Quote Originally Posted by voyager9 View Post
    Agreed.. and I admit I don't know squat about VFD's in Texas. It's just easy for me to picture the politicians on both sides trying to push something that would be very hard for the VFD's to comply with. I can also see OTHER politicians trying to correct the first group through legislation that on its surface sounds extremely regressive.
    That's how our state generally works. Currently, the state sees us as expendable. It is easier for us to get accidental death/disability insurance reimbursed from the state than it is to get training or PPE. With a view like that, why would we want these same people regulating us?

  8. #68
    Forum Member
    Join Date
    Apr 2004
    Location
    Bossier Parrish, Louisiana
    Posts
    10,527

    Default

    WVFD ....

    Thank you for the view of reality for rural VFDs in TX.
    Train to fight the fires you fight.

  9. #69
    Forum Member
    Join Date
    Apr 2004
    Location
    Bossier Parrish, Louisiana
    Posts
    10,527

    Default

    Quote Originally Posted by Chenzo View Post
    Are you, or have you ever, been an active EMT running on an ambulance LA?
    Yes, was certified as an EMT-B in 1982 and kept it up until 1986.

    Was certified as First Responder in 1998, and retook and was recertified as an EMT-B in 2004.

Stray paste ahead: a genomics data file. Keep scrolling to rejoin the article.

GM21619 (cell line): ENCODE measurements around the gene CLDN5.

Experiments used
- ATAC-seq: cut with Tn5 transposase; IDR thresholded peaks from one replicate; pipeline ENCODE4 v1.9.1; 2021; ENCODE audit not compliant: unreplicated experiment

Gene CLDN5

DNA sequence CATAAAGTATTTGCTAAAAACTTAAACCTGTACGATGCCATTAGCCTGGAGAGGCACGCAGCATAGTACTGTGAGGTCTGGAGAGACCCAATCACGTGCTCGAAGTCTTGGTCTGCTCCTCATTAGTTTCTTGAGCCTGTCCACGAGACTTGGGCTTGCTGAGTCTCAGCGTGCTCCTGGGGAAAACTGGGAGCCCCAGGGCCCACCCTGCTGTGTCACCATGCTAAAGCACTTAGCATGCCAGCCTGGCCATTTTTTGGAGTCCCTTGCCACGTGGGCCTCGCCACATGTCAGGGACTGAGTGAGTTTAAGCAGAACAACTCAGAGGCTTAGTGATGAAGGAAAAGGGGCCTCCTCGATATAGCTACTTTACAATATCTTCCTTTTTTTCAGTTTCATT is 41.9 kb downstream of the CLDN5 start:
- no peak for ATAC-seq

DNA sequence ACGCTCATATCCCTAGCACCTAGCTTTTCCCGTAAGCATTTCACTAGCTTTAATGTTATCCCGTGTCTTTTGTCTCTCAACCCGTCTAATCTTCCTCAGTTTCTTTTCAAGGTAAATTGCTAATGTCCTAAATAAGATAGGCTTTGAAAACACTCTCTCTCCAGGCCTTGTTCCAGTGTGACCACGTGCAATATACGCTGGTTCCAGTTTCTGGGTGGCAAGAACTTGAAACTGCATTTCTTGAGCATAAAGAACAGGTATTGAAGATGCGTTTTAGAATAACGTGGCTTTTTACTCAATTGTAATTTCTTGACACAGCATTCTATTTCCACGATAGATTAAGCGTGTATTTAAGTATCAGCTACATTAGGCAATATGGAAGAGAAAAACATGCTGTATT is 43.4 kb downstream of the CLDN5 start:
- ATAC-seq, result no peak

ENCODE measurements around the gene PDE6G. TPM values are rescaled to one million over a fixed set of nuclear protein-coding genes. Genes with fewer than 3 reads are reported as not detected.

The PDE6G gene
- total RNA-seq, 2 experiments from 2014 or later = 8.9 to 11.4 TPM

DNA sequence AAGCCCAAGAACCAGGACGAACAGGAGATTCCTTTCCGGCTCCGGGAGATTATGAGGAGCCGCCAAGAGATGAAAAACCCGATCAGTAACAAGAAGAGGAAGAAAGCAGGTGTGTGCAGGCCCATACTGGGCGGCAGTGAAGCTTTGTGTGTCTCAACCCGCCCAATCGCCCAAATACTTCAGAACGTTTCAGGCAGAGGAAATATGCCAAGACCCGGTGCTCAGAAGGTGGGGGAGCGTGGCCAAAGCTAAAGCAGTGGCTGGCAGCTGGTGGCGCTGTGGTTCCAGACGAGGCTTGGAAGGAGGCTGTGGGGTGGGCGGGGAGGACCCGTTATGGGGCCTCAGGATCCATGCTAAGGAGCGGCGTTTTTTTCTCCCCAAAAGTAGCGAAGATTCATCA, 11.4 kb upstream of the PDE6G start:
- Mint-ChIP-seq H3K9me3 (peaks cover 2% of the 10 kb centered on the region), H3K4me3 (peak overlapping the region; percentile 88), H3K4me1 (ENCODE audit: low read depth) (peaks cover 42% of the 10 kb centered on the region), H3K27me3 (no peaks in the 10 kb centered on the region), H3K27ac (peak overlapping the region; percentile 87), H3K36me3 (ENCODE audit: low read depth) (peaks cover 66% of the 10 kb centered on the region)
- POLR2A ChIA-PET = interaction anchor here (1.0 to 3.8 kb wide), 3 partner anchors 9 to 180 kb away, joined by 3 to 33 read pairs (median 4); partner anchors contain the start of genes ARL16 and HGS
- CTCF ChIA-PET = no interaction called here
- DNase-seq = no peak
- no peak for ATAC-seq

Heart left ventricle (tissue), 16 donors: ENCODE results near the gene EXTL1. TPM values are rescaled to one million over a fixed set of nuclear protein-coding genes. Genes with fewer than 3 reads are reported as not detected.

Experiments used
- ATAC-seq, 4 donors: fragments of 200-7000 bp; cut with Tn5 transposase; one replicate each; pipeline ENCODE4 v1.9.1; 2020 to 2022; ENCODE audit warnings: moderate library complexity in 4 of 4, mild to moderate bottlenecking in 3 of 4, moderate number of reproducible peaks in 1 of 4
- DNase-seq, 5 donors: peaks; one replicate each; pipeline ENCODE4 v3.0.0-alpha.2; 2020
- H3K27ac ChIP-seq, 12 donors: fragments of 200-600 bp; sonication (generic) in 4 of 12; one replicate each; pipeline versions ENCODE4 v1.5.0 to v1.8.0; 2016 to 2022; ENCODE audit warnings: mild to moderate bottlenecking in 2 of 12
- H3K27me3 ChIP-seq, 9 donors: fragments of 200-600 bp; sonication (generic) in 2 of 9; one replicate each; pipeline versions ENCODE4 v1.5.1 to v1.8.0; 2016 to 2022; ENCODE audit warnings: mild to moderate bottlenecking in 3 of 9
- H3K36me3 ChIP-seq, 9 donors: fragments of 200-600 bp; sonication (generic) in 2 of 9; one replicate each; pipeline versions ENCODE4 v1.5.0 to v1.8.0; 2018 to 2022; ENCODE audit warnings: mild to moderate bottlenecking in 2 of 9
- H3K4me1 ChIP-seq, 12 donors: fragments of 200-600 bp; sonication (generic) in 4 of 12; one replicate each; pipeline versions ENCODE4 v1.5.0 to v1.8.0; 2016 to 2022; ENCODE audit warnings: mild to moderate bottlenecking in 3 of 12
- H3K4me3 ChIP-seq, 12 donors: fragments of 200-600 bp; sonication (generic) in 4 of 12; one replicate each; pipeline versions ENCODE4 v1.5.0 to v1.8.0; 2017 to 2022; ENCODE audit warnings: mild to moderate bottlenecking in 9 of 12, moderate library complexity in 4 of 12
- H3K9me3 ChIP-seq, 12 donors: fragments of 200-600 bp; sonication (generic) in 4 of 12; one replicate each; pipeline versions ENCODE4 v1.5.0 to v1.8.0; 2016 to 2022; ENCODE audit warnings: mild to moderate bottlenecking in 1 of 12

I have about 10 years running on a bus plus another 6 or 8 years running first response with a fire department, plus time on the National Ski Patrol.

    By the way, I am also FFI/FFII, Instructor I/II, Inspector I/II, Fire & Life Safety Educator I/II, Driver/Operator Pumper and Fire Officer I since I am sure there is a point to your question.
    Train to fight the fires you fight.

  10. #70
    MembersZone Subscriber
    Join Date
    Apr 2009
    Location
    SW Missouri
    Posts
    1,145

    Default

    Quote Originally Posted by LaFireEducator View Post
    I quite willing to operate aggressively at fires when there is viable property and enough training, experiences and resources on the fireground to guarantee that my personnel will walk away and go to their full-time jobs the next day.